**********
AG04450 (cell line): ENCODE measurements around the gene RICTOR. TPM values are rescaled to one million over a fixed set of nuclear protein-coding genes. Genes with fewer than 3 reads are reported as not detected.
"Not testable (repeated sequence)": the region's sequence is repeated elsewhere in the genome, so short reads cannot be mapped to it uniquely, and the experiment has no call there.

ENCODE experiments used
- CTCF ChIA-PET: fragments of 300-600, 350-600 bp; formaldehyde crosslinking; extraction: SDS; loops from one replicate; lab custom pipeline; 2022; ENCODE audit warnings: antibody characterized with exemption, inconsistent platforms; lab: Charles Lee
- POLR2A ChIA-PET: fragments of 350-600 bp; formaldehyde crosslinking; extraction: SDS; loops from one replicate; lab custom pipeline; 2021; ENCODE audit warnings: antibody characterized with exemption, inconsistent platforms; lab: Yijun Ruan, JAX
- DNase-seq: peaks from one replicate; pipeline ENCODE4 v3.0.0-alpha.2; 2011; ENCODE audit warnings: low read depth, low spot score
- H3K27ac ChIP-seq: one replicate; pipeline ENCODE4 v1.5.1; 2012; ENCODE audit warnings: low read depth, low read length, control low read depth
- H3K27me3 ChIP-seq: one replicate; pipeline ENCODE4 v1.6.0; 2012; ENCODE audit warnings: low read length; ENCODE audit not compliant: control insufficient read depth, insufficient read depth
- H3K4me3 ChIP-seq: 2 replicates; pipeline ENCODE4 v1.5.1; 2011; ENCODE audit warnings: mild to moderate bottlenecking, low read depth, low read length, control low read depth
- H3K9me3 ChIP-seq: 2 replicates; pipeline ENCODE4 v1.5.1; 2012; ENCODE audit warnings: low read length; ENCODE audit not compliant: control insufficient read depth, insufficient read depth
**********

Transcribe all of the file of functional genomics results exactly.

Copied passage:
AG04450 (cell line): ENCODE measurements around the gene RICTOR. TPM values are rescaled to one million over a fixed set of nuclear protein-coding genes. Genes with fewer than 3 reads are reported as not detected.
"Not testable (repeated sequence)": the region's sequence is repeated elsewhere in the genome, so short reads cannot be mapped to it uniquely, and the experiment has no call there.

ENCODE experiments used
- CTCF ChIA-PET: fragments of 300-600, 350-600 bp; formaldehyde crosslinking; extraction: SDS; loops from one replicate; lab custom pipeline; 2022; ENCODE audit warnings: antibody characterized with exemption, inconsistent platforms; lab: Charles Lee
- POLR2A ChIA-PET: fragments of 350-600 bp; formaldehyde crosslinking; extraction: SDS; loops from one replicate; lab custom pipeline; 2021; ENCODE audit warnings: antibody characterized with exemption, inconsistent platforms; lab: Yijun Ruan, JAX
- DNase-seq: peaks from one replicate; pipeline ENCODE4 v3.0.0-alpha.2; 2011; ENCODE audit warnings: low read depth, low spot score
- H3K27ac ChIP-seq: one replicate; pipeline ENCODE4 v1.5.1; 2012; ENCODE audit warnings: low read depth, low read length, control low read depth
- H3K27me3 ChIP-seq: one replicate; pipeline ENCODE4 v1.6.0; 2012; ENCODE audit warnings: low read length; ENCODE audit not compliant: control insufficient read depth, insufficient read depth
- H3K4me3 ChIP-seq: 2 replicates; pipeline ENCODE4 v1.5.1; 2011; ENCODE audit warnings: mild to moderate bottlenecking, low read depth, low read length, control low read depth
- H3K9me3 ChIP-seq: 2 replicates; pipeline ENCODE4 v1.5.1; 2012; ENCODE audit warnings: low read length; ENCODE audit not compliant: control insufficient read depth, insufficient read depth